Dino in need of divine rescue


SOUTH AFRICA-BASED musician Dino Mudondo recently hogged the limelight after sending out an SOS in which he begged for assistance after the COVID-19 lockdown in South Africa prevented him from earning a living through shows.


The musician has over the years released hit tracks including Makorokoto, Makoikoi, Ndichakumirira and Jatropha.

Since 2002, he has released 18 albums. He speaks to NewsDay Weekender Life & Style about his career and current hardships…

The golden years
Like the saying goes, I made it home so I can make it anywhere else. The brand Dino is now close to two decades old having been born in the year 2000 with the release of my first gold album, Makorokoto, under the country’s largest recording company Gramma Records where not just any artiste could be signed up.

This was because it was home to heavyweight and big selling artistes like Simon Chimbetu, Leornard Dembo, System Tazvida, Tanga Wekwa Sando, Oliver Mtukudzi, the Charambas, Ngwenya Brothers and Andy Brown, to mention a few.

But I saw myself being one of the few young artistes to be signed by Gramma Records and my very first album Makorokoto did very well with the album title track topping all radio stations charts and as a wedding song, it became a favourite. It’s the same album that included the monster track and all-time classic, Chirangano. There was no province in Zimbabwe where I was not invited for live gigs.

And moving down south was just necessitated by career change because I had to come and do a bit of learning and working in the field of marketing, but I have never put the microphone down.

You will notice that many artistes have been doing some social media live shows to entertain most of you in the comfort of your homes. However, most of these have no monetary results. One still needs to pay for the WiFi and data for live streaming.

And a financial back up is needed for such kind of acts, for example, to boost views like a lot of artistes are doing. If you don’t clock over 10 000 views people will laugh at you and say you have no following when those views are bought by money (through boosting).

I would rather do a fair deal and perform for my fans without being compared or judged by those with money to boost their views. I’ve seen artistes who can’t attract just 100 paying audience members for their live shows attracting over 15 000 views online, which is an obvious result of boosting.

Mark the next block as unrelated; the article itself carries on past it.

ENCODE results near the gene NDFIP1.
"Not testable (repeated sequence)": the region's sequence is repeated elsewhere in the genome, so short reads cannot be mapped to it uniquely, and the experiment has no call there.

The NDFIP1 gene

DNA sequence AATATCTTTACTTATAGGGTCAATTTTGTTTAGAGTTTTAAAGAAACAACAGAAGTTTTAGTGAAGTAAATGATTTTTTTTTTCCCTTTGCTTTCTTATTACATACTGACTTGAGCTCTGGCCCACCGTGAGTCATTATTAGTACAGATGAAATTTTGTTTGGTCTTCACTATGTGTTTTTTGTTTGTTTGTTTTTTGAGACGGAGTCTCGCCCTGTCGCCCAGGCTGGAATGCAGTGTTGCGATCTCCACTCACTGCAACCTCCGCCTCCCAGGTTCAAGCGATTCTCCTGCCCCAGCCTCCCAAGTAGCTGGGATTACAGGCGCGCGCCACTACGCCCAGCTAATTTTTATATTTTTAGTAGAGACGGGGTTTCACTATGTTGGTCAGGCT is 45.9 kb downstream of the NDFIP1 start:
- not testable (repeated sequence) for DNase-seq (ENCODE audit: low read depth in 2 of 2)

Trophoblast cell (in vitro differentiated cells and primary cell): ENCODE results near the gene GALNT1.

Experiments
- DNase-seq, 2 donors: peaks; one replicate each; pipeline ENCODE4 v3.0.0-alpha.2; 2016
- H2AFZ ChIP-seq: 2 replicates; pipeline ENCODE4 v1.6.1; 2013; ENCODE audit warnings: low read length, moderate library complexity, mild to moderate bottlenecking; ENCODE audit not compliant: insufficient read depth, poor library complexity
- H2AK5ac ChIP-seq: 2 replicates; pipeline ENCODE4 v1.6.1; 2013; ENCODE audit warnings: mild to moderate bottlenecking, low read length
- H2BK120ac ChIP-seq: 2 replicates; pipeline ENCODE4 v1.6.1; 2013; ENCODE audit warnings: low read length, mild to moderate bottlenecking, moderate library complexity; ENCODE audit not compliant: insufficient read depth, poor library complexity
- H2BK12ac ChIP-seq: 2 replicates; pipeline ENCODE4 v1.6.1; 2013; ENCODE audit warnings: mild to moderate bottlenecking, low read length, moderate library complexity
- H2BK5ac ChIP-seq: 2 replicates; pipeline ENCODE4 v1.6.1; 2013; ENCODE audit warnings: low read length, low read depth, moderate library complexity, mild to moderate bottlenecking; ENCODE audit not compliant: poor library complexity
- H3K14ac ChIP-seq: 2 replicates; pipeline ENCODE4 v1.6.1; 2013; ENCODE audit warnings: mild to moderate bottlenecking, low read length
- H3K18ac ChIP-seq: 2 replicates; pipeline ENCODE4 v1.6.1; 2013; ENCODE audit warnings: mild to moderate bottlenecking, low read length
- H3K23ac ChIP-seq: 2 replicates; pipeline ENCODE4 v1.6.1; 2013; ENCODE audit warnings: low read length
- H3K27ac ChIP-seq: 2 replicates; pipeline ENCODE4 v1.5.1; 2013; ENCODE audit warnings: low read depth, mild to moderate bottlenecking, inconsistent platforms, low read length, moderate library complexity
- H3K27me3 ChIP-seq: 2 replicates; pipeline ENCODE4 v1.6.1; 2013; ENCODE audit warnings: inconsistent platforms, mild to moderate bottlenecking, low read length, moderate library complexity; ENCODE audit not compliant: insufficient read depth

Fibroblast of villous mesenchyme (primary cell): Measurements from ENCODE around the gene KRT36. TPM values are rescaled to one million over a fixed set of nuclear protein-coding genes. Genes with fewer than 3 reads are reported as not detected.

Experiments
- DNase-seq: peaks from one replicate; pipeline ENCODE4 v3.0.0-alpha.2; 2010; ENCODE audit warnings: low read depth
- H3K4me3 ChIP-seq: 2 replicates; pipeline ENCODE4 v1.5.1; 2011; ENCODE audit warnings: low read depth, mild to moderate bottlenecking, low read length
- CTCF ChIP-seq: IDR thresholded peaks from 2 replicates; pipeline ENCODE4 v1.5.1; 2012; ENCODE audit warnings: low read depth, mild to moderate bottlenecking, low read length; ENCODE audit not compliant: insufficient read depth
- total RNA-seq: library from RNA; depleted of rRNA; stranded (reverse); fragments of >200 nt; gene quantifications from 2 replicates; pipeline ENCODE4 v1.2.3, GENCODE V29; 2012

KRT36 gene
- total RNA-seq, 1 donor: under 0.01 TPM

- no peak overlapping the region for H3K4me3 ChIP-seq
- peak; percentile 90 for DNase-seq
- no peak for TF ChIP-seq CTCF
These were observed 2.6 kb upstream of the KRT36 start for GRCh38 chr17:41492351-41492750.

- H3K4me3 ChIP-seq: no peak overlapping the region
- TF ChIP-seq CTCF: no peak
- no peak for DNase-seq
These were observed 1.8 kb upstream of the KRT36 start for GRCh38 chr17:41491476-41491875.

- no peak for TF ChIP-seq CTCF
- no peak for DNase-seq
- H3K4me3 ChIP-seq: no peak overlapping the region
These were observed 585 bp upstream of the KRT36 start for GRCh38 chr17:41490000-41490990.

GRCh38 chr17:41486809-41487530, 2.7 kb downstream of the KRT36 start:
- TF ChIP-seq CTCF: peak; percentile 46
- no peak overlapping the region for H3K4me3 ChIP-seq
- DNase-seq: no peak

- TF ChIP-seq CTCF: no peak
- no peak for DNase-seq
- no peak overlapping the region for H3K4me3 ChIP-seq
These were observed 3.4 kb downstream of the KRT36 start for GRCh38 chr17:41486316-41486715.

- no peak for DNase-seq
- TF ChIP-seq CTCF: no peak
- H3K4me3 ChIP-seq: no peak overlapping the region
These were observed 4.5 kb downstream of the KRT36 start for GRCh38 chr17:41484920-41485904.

Having been mostly depending on money I make from live performances, the COVID-19 has affected my welfare as well as that of my family and band members. Now I can only hope and pray to the Almighty God to intervene.

Current projects
Before COVID-19, I was planning to shoot two videos to promote my latest album, No Lumo, but now everything is on hold because of the lockdown. However, I am at home looking forward to a proposed project by Boss T1, for which we will do just two opening singles, Amapiano track with DJ Mapolisa featuring Mafikizolo if funds permit.

We also have a video for Malevels on Trace Africa channel. The second single is a reggae dancehall track. I have also been working on two English songs for a while now and I think they are ripe and ready to be recorded and a good Jamaica style video will also put us right back on track and then we later focus on an all reggae album and projects and establish ourselves as an Afro-centric reggae band.

The sabbatical
After relocating to South Africa in 2015, I took a break of close to five years from mainstream music but I was still doing some small gigs in Cape Town with a reggae outfit called Hotter Fire band, writing songs for them and doing part-time jobs.

I enrolled in a college to further my education after getting an LCCI Marketing Diploma and I have also been doing some audio and visual studies at a music college with a dream to open my own studio one day.

But all this time the stage and mic kept calling me back and it took me a year to work on my comeback album, No Lumo, which I am encouraging all my fans to listen to.